For those who are unfamiliar, Bishop Eddie L. Long is the pastor of New Birth Missionary Baptist Church, Inc. When  Bishop Long assumed the pastorate in 1987, the congregation had roughly 300 members.  He subsequently grew the fledgling flock into a congregation literally 100 times its previous size, with a 240-acre campus, syndicated TV shows, an array of community programs and ministries, satellite churches in other cities, and a congregation boasting upwards of 25,000 members.  Through the years, he has risen to prominence as a key national figure who led thousands and counseled influential celebrities, athletes and political leaders. When responding to criticism of his extravagant lifestyle, he once famously quipped, “We’re not just a church, we’re an international corporation,” He went on to say, “We’re not just a bumbling bunch of preachers who can’t talk and all we’re doing is baptizing babies. I deal with the White House. I deal with Tony Blair. I deal with presidents around this world. I pastor a multimillion-dollar congregation.”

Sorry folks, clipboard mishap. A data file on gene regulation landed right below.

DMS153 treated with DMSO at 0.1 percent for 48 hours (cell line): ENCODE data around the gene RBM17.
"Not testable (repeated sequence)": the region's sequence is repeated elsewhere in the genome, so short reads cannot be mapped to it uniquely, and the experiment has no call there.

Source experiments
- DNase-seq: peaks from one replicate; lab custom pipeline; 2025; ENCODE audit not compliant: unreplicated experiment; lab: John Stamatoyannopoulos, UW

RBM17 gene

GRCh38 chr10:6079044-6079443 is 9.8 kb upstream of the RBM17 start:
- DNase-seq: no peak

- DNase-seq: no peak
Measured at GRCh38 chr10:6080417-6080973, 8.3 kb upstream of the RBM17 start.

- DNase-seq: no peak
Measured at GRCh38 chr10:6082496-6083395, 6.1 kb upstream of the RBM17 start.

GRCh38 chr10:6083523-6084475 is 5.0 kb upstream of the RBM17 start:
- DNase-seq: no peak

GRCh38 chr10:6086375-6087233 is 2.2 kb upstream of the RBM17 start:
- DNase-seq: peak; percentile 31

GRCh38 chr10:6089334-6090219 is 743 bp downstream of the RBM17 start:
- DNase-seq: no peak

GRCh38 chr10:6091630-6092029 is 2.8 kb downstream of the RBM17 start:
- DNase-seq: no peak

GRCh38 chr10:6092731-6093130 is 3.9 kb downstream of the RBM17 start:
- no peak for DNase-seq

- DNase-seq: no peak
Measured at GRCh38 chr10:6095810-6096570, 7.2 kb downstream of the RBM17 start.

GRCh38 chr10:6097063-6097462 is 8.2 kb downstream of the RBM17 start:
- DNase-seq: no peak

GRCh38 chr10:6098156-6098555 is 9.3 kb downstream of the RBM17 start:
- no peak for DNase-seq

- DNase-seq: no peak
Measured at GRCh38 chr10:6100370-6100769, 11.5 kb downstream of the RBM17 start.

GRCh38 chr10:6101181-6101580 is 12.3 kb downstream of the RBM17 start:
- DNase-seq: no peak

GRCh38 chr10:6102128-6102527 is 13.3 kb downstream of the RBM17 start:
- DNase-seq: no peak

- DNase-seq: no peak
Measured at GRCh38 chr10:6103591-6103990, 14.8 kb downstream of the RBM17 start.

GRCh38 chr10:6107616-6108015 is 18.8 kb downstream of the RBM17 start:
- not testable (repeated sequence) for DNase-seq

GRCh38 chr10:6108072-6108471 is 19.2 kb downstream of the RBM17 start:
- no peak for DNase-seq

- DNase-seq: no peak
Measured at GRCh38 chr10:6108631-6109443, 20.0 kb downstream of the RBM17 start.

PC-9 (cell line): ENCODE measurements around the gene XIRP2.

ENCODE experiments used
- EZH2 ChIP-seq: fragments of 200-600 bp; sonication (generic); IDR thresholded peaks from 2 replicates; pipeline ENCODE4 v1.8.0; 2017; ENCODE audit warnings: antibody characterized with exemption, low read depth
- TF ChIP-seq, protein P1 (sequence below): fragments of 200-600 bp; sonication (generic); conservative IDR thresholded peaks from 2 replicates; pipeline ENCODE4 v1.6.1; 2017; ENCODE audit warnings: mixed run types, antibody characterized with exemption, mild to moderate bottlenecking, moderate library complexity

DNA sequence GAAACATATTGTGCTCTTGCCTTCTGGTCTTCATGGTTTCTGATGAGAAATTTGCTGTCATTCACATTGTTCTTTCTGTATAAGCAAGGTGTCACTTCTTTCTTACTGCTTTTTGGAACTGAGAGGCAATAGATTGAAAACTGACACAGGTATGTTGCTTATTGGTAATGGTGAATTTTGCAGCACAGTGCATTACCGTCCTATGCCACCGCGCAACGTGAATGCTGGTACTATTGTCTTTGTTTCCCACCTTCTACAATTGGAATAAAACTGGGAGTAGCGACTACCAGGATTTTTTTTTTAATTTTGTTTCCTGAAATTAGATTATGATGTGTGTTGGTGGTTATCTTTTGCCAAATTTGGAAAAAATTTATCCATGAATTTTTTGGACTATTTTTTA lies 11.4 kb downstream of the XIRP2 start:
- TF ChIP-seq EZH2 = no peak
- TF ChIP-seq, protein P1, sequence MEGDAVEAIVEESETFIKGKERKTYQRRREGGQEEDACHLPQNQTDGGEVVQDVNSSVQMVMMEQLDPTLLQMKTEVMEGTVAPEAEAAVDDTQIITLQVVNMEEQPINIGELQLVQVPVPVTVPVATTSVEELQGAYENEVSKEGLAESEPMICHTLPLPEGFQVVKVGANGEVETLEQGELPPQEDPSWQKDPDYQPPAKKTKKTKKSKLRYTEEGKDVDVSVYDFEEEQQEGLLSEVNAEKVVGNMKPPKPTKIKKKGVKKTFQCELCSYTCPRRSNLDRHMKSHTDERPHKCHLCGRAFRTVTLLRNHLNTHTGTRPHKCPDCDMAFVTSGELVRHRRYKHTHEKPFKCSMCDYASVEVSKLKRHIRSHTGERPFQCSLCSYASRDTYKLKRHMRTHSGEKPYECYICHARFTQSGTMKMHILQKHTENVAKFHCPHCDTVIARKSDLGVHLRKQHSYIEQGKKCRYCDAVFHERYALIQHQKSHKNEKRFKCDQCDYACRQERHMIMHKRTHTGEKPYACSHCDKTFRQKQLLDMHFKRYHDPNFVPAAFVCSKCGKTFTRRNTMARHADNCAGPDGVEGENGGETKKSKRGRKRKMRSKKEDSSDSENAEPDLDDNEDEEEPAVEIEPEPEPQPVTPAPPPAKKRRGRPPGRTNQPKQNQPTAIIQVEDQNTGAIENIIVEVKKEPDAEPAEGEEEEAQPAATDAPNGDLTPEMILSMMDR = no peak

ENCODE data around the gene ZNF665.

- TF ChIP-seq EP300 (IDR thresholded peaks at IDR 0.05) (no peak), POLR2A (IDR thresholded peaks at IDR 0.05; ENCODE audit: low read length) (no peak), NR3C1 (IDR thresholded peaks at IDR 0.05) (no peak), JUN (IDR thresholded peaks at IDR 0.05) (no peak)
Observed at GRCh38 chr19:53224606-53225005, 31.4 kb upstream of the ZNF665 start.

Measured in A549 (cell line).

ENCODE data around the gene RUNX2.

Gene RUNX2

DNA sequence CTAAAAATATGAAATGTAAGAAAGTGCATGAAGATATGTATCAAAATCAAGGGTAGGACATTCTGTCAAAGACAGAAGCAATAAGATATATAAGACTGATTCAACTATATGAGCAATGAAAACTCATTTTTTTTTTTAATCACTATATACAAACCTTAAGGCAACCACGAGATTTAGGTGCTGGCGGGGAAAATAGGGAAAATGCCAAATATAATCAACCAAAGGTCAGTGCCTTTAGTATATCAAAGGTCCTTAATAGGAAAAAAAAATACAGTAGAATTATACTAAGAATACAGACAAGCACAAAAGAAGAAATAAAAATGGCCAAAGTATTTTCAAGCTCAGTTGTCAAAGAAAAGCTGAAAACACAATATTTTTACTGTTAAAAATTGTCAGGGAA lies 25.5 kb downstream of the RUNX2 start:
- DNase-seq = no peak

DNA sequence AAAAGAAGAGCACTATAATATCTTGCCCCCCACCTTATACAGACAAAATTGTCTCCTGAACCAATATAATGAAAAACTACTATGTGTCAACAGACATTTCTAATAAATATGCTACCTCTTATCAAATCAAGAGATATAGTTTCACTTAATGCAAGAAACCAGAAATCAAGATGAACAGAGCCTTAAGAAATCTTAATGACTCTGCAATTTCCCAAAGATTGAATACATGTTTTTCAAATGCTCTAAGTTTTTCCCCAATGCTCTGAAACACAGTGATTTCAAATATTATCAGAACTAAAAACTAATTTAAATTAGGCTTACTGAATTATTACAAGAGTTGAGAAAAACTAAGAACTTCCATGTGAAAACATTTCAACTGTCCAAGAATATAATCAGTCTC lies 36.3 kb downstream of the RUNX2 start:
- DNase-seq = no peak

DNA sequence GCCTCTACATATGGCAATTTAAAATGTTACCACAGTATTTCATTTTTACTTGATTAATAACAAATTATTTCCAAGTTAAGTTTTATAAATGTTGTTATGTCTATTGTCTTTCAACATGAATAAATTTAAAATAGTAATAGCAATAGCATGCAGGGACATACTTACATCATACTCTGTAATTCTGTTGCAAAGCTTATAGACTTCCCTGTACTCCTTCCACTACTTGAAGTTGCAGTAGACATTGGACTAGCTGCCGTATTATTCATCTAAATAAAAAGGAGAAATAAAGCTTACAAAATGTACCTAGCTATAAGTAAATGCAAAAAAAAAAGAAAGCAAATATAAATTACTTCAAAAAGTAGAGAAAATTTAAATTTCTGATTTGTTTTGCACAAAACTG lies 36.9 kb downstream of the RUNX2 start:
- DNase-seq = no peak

From left Bishop Eddie L. Long, Usher, Ce Ce Winans, Rev. Jesse Jackson and Pastor Donnie McClurkin

Within church circles, Bishop Long often represented the strength, insight and leadership of a godly man, with thousands pointing to him as an example that men, both old and young, should aspire to emulate.  Moreover, Bishop Long’s ministries have proven capable of achieving what many churches can only imagine, attracting men to church in droves, and transforming their lives as a result of their participation.  Consequently, his status as a leader and molder of men has triggered some of the greater sense of shock and dismay amongst those who have benefited from his ministries.  Moreover, his fervent, outspoken stance against homosexuality made the allegations that surfaced last week completely unthinkable for most of Bishop Long’s congregation.